• Responding to reports of a man calling for help under a manhole cover in Lawton, Okla., police found a man who said he’d been trapped in the sewer for two days. He told them he dropped a $20 bill down a storm drain and had no choice but to go in after it. Once he got underground, however, he lost his way and had to crawl through the wet, dark 42-inch-diameter pipe until he found a spot where someone heard his cries for help. Police Sgt. John Chelenza pointed out, “That’s the first time in going on 28 years that we have found somebody down in a storm drain.” (Lawton’s KSWO-TV)

The moment was wrong
• J.D. Winteregg, a tea party challenger to House Speaker John A. Boehner in Ohio’s 8th Congressional District, lost his teaching job at Cedarville University, a small Christian school outside Dayton, for airing a campaign ad accusing Boehner of suffering from “electile dysfunction.” The ad parodies Cialis’s commercial “When the Moment Is Right” for erectile dysfunction. “Signs of electile dysfunction include extreme skin discoloration, the inability to punch oneself out of a wet paper bag, or maintain a spine in the face of liberal opposition … smoking and golf,” the narrator says, concluding, “If you have a Boehner lasting longer than 23 years, seek immediate medical attention.” School official Mark D. Weinstein said the candidate’s commercial “did not represent the views or values of Cedarville University.” (The Washington Times)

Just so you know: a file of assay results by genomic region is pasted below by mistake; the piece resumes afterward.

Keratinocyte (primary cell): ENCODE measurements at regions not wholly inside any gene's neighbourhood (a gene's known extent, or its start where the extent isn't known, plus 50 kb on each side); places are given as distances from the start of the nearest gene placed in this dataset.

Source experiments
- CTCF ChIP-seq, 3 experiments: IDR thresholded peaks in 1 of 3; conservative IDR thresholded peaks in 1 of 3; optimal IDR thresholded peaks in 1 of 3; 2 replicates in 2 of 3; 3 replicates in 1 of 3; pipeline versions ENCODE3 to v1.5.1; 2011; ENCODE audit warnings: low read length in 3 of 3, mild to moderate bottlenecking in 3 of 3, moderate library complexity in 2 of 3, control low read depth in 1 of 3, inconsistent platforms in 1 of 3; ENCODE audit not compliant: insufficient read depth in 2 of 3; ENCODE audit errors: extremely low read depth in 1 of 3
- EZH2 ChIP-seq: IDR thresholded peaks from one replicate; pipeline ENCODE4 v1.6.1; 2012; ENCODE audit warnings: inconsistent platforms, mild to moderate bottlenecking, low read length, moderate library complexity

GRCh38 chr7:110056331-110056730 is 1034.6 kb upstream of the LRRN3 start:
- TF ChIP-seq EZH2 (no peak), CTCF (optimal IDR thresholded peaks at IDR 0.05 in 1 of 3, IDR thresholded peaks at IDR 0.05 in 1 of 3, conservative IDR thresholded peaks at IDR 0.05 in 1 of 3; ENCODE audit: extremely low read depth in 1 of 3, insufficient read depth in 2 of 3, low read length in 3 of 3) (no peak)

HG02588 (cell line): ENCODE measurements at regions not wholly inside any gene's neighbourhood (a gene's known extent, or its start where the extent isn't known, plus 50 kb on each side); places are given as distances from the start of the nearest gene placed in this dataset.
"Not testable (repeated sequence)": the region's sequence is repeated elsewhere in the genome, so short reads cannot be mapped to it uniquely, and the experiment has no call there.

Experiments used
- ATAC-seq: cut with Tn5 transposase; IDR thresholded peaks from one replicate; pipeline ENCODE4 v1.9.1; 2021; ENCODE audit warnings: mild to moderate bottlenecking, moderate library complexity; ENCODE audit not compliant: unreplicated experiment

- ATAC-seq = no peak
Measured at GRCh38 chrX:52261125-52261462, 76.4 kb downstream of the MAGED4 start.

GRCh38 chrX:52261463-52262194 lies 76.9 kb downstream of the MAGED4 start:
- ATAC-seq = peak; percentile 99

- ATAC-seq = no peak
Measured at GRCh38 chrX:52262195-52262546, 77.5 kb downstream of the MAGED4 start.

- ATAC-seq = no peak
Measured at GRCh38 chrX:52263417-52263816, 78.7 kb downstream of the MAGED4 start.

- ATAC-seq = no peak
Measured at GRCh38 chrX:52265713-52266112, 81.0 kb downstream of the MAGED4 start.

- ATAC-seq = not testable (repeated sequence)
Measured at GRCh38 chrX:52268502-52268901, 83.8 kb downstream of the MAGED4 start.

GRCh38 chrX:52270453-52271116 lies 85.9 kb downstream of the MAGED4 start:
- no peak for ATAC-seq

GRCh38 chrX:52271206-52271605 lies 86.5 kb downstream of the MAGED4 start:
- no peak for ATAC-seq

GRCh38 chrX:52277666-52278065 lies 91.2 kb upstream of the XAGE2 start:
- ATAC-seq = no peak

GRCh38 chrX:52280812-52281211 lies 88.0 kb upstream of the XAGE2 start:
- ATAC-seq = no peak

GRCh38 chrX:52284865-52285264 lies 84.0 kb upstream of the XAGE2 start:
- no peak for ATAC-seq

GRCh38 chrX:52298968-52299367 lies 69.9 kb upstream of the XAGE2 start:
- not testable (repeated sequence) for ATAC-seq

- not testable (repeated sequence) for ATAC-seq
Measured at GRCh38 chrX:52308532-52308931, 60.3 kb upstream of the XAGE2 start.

Celebrity Second-Amendment follies
• Tourist Judith Fleissig drove around southern Florida for two days before she happened to look in the trunk of her rental car and found an AR-15 assault rifle the previous renter had left behind. Hillsboro Beach police traced the weapon to model Lauren Tannehill, 26, the wife of Miami Dolphins quarterback Ryan Tannehill. Broward sheriff’s official Keyla Concepción explained that Tannehill owned the gun legally and “simply forgot it.” (South Florida Sun Sentinel)

Drinking-class hero
• Police who stopped Michael Moore, 61, for drunk driving in Stuart, Fla., said he told them he left home after arguing with his wife because she accused him of drinking too much, “so he decided to go out and ‘drive it off,’” according to the arrest report. (Miami’s WPLG-TV)

Ewe be the judge
• Customs veterinarians examining a flock of a thousand rams being shipped from Sudan to Saudi Arabia to be sold noticed one of the sheep assume a female position for urination. They investigated and found more than 70 of them were ewes, whose export is restricted. “The smugglers used fine thread to sew male organs onto the female sheep,” the report said, noting that Sudanese officials seized the entire flock. (BBC News)

Striking shape
• The U.S. Mint in San Francisco is producing a curved coin to commemorate the 75th anniversary of baseball’s Hall of Fame. The bowl-shaped coin, available in half-dollar, $1 and $5 denominations, depicts a baseball on the convex side and a glove on the concave side. (Associated Press)

More woes
• Restaurant menus can have bacteria counts as high as 185,000 per square centimeter, far more than a toilet seat, according to studies cited by Kaivac, an Ohio-based developer of “science-based cleaning systems.” It urged restaurant patrons to “wash their hands or use a hand sanitizer after handling the menu.” (Kaivac press release)

Compiled from mainstream news sources by Roland Sweet. Authentication on demand.